How to Invest in Commodities

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Roger Wohlner is a writer and financial advisor with over 20 years of financial services experience. He writes about financial planning for Wealthsimple and for a number of financial advisors. His work has been published in Investopedia, Yahoo! Finance, The Motley Fool,, US News among other publications. Roger owns his own finance blog called 'The Chicago Financial Planner'. He holds an MBA from Marquette University and a Bachelor’s degree with an emphasis on finance from the University of Wisconsin-Oshkosh.

Commodities are items that occur naturally in several broad categories: metals (aluminum, gold, silver), energy (oil, natural gas, heating oil) agriculture (cotton, corn, wheat, soybeans, oranges, sugar and lumber), and livestock and meats (cattle, hogs, pork bellies). They’re an asset class available to investors, just like traditional stocks, bonds and cash.

Commodities are traded on exchanges via futures contracts, allowing those who use these and other commodities in the course of their normal business activities lock in prices at which they can buy or sell the commodity at some point in the future. They can also be a way for producers to hedge prices. For example, a farmer might buy or sell futures contracts to hedge their corn crop or the value of their live hogs in an effort to lock in a profit.

Investors can trade these futures contracts in an effort to benefit from the movement of the price of the underlying commodity. They’re not looking to take delivery of the physical commodity—the last thing an investor living in a luxury condo in Chicago’s Gold Coast wants is a herd of live cattle delivered to the front door of the building. They’re simply speculating on the future price of these items.

Ways to start investing in

There are a few different ways to invest in commodities:


Mutual funds and ETFs offer the advantage of convenience, but many of these types of managed investment vehicles invest in stocks of commodity-related companies versus the actual commodity.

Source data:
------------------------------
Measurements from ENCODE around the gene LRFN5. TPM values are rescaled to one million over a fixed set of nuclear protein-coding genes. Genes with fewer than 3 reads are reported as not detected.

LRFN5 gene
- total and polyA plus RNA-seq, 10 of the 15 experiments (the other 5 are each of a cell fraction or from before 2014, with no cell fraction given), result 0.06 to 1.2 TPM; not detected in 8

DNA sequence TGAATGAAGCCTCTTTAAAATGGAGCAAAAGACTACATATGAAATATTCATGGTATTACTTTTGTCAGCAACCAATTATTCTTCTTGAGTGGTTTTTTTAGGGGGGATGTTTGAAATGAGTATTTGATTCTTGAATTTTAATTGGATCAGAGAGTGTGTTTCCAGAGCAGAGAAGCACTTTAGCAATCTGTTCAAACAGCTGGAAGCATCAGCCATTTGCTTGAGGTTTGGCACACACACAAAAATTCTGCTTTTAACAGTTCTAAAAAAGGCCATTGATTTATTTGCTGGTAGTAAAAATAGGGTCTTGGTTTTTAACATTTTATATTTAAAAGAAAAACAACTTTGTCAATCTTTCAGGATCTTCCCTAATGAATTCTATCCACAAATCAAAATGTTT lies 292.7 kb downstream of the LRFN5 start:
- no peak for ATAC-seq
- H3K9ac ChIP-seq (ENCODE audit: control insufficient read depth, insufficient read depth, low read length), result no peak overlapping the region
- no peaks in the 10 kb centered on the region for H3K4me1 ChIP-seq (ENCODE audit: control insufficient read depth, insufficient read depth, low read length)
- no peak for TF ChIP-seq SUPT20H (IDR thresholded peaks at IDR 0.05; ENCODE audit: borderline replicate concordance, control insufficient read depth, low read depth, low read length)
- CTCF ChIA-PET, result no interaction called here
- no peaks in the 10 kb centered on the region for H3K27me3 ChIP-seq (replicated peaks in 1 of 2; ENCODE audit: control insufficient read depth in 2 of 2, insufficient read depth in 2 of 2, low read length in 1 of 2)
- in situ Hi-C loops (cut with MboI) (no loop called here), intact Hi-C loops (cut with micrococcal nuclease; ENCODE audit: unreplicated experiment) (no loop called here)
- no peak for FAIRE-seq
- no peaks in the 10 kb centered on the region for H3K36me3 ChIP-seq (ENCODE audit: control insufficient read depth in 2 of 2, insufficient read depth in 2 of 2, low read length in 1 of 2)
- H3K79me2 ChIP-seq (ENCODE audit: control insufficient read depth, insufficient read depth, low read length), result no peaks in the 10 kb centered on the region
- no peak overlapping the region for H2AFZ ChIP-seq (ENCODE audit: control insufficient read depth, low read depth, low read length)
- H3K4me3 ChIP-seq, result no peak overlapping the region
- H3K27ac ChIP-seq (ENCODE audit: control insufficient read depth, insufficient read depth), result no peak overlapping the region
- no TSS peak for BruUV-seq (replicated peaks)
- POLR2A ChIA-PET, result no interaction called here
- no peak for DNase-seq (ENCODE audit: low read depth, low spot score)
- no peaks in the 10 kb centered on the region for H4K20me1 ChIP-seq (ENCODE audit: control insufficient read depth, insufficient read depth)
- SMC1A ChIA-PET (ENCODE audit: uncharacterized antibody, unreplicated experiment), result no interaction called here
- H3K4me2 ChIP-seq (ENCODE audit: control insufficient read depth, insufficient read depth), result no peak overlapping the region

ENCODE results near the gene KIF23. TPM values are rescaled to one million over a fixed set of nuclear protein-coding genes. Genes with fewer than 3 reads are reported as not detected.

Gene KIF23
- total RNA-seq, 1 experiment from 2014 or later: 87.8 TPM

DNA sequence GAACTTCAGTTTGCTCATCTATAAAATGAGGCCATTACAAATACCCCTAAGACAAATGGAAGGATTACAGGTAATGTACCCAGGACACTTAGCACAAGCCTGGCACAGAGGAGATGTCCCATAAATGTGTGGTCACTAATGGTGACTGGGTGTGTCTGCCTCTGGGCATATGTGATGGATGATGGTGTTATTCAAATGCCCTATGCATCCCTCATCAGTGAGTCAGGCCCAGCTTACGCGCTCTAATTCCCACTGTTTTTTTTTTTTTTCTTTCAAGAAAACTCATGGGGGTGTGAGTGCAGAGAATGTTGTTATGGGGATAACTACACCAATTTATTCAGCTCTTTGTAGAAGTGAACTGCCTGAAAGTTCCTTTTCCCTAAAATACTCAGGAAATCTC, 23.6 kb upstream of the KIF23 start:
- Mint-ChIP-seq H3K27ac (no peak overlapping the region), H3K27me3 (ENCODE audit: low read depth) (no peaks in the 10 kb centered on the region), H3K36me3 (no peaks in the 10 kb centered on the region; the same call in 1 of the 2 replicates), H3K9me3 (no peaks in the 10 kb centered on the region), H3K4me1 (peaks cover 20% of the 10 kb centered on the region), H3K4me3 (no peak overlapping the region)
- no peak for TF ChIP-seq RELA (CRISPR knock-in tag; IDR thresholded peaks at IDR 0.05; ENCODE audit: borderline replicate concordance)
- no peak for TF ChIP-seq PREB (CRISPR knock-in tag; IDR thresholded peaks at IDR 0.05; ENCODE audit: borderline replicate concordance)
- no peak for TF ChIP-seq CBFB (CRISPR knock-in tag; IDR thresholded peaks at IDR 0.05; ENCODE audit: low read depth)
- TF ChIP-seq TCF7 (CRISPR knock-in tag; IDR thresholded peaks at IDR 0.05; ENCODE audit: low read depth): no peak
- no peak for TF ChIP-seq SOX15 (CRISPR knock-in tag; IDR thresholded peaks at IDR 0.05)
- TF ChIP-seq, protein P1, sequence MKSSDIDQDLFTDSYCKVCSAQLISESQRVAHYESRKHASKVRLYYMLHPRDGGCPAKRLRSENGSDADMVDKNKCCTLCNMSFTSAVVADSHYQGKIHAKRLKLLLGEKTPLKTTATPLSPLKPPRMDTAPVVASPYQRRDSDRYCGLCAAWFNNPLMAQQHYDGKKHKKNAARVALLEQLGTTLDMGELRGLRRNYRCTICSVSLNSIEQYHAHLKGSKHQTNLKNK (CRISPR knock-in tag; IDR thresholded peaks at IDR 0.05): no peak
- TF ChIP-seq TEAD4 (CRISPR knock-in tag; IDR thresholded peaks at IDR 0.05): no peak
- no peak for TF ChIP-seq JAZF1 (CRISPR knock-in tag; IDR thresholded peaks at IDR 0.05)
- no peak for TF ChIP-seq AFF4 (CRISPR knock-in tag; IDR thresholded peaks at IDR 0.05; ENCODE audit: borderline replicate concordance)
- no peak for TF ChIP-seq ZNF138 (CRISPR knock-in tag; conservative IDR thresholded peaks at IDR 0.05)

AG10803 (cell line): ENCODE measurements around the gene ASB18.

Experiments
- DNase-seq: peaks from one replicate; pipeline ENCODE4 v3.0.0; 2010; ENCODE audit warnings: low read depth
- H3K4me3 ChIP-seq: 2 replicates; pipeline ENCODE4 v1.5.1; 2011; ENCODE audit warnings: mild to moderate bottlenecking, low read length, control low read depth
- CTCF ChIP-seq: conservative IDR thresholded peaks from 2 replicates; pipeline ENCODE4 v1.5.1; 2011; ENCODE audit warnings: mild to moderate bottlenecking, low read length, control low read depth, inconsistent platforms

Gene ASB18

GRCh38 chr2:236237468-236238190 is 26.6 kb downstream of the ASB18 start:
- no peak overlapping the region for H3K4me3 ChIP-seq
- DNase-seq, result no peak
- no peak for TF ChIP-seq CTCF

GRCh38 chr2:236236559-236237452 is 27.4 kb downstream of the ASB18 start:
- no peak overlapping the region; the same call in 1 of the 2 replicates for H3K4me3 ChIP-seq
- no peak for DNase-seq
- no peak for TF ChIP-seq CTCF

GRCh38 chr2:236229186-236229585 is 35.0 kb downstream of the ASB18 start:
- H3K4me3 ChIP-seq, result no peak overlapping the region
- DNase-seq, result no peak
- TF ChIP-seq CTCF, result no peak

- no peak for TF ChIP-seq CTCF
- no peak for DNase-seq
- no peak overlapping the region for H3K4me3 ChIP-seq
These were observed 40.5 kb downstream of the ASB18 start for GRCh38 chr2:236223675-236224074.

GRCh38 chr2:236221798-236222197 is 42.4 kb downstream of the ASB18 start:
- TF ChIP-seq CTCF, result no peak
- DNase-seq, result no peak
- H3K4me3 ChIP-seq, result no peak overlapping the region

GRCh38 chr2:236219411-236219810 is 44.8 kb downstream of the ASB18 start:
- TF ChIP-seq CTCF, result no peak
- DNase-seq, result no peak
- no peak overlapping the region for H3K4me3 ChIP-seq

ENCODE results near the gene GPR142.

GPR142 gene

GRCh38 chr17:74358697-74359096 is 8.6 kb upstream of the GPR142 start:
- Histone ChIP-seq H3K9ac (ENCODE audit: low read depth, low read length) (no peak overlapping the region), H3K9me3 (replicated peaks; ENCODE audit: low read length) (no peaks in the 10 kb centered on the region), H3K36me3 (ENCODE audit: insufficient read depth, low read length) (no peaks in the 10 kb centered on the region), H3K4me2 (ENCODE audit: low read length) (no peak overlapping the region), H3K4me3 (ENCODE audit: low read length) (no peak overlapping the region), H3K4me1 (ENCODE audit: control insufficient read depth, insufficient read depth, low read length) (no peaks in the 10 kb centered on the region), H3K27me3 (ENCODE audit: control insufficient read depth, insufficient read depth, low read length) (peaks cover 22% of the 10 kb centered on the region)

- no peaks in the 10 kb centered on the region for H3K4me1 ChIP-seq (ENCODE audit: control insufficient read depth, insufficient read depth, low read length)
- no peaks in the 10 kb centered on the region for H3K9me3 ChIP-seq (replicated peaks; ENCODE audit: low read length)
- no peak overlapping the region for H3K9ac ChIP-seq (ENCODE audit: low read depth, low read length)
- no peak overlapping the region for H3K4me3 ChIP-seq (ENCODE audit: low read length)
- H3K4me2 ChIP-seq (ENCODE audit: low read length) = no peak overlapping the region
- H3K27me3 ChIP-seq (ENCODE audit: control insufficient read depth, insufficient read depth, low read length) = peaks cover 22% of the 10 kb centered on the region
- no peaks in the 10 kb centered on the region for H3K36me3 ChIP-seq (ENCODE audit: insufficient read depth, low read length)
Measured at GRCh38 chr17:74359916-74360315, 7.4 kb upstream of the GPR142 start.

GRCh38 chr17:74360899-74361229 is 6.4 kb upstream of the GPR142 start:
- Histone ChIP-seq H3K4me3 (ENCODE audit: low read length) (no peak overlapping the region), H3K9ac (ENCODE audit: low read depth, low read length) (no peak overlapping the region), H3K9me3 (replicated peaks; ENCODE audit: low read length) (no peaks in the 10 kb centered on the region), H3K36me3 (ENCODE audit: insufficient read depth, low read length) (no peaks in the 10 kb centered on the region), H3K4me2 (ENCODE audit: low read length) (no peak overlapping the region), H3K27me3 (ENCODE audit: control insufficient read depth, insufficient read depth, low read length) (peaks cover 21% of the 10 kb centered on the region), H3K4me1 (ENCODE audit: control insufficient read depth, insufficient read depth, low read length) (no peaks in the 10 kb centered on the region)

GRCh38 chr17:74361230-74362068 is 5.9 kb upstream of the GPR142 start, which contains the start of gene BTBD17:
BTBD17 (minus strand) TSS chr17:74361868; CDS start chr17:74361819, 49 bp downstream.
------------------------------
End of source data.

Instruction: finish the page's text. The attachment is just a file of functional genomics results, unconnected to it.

For example, a gold and precious metals mutual fund may invrest in the stocks of companies involved in the mining of these precious metals as well as in various stages of processing refining and selling the metals. While the fortunes of these companies are at least in part tied to the price of the metals, the diversification benefit to your portfolio may be limited compared to an investment more tied to the actual commodity.

There are a few ETFs that hold physical commodities in the precious metals space. In this case the ETF firm has the gold, for example, physically stored in a vault and it serves as the underlying asset for the ETF.

There are other ETFs in this space that will invest in futures contracts on the commodity in question. Oil and gas are examples as these physical commodities are expensive and difficult to store.

When going the ETF route, there are a couple of things to consider:

  • ETFs trade on the stock exchange. The price is determined by what a buyer is willing to pay for the shares. The share price will be influenced by the underlying commodity, though the price of the ETF will likely not track it.

  • ETFs and mutual funds have expense ratios that will reduce your net return.